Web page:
Which bring me back to what happens when managers get disenchanted with one portion of a sector and flee to another segment of it, this time growth over value. That's what defined trading today as money didn't just gravitate to higher-growth companies from lower-growth value enterprises like Hewlett Packard -- it flash flooded into it. That's right, we are seeing a wholesale switch to the expensive stocks of high-growth companies that have lagged, the companies with big moats, the companies that nobody thinks have much competition even though they don't represent, or in some cases, resemble value at all.
We are seeing people buy the stocks of none other than Facebook (FB) and Google (GOOGL), two darlings of recent yesteryear that had been left for dead by boring old tech. The stocks of Facebook and Google have been painful to own, they've been like watching paint dry. No, check that, it's dreadfully unfair to Cramer faves PPG Industries (PPG) and Sherwin Williams (SHW) -- premier paint-makers that have participated fully in the Home Depot (HD)-Lowe's (LOW) led home renovation boom.
Now Google deserves the opprobrium. Any company with management that feels compelled on its conference call to say that, unlike what many money managers think, it actually cares about its stock price going higher has gotten a little embarrassing. Can you imagine any coach or manager in sports ever saying, "Hey guys, I actually care about winning, I really do?" But that's what we heard on the Google call.
Facebook? It reported a fantastic quarter, just amazing, but one thing that's annoying about Facebook is it typically moves around on earnings and not any other time. It's static and it's been clinging to the mid -$70s. If I want a static clinger I will go buy Clorox (CLX) and get some yield, too.
But in the face of all of these old tech names doing poorly, the money dedicated into the tech pool is choosing high growth even if it has higher risk. How do I know this? Because I scoured the newswires, hit up the trading desks and put up queries in social media about why Google and Facebook were running, and when there's no reason you know the reason is the rotation I just described.
Of course the rush out of boring tech into exciting tech didn't stop at Google and Facebook. After a couple of days of pain, money came roaring back to Palo Alto Networks (PANW) and FireEye (FEYE), gold standard cybersecurity companies.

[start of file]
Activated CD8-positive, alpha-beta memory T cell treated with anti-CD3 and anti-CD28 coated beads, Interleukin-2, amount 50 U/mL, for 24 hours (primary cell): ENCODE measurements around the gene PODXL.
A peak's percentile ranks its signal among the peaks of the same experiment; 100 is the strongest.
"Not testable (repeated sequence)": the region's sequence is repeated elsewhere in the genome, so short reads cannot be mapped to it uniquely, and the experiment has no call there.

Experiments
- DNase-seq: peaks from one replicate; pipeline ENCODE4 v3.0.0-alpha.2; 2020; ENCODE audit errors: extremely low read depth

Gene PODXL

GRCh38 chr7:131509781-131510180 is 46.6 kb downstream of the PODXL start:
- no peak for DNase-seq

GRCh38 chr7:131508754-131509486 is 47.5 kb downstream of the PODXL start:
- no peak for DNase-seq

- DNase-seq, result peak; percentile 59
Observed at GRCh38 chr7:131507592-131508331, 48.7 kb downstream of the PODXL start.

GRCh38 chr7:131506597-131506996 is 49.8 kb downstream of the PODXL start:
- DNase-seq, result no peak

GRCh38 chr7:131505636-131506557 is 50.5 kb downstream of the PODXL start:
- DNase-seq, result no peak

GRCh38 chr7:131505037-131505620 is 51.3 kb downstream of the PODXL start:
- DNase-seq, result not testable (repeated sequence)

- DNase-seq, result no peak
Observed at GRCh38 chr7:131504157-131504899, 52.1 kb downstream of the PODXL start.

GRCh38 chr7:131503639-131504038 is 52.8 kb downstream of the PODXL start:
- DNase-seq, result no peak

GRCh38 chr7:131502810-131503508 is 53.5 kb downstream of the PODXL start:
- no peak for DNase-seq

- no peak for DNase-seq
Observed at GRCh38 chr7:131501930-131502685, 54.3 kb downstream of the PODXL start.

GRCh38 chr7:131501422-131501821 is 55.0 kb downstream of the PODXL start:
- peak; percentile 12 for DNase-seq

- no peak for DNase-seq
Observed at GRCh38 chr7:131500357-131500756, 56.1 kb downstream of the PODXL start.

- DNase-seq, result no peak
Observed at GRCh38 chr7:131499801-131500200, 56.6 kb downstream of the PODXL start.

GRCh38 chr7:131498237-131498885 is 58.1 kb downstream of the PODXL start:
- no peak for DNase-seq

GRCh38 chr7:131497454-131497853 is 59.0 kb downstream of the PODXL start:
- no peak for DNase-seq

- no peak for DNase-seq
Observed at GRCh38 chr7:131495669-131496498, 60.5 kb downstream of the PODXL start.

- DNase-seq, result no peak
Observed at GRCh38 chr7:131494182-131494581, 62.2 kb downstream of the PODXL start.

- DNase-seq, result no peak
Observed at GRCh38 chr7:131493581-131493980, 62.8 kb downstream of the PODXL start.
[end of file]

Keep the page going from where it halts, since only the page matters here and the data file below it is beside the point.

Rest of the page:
We also saw waves of capital coming into Netflix (NFLX) and Amazon (AMZN), too, but they had been among the biggest winners this year already. We are hearing lots of noise out of Amazon analysts that this quarter will show a real earnings breakout. Netflix has Season 3 of House of Cards coming out, which will certainly mean a wave of new sign-ups. I know I am bingeing on it the moment the series is released.
You know when I play "am I diversified," I often say that you have to think outside of the box when it comes to what defines a sector. Today's one of those days, because we are see growth rotations in more than just the tech segment. I have been waiting for the most expensive stock in the restaurant group, Chipotle (CMG), to come alive when overall growth woke up from its slumber. Today it soared. In many ways Chipotle is in the same sector as Netflix -- they trade on the fastest growth, not on growth at a reasonable price. Starbucks (SBUX), the other most expensive stock in the restaurant group, is breaking out, too, although that one, like Netflix and Amazon, has been a great performer all year.
Who else trades in the growth sector? Take a look at Priceline (PCLN). Again there is no news whatsoever. But it's roaring because all of growth is roaring. Yes, they all trade together.
Now I have to tell you, do not get too complacent about the longevity of this rotation. We have an analyst meeting from IBM (IBM) tomorrow and if it tells a better tale than it did last quarter we could see a reversion right back to old tech of which IBM certainly defines. That's how fickle this market can be.
For now, though, the market has declared a winner in the tug of war between growth and value courtesy the huge disappointment that was Hewlett-Packard, a reminder that a big move in a big capitalization stock can create a seismic shift among money managers in no time flat.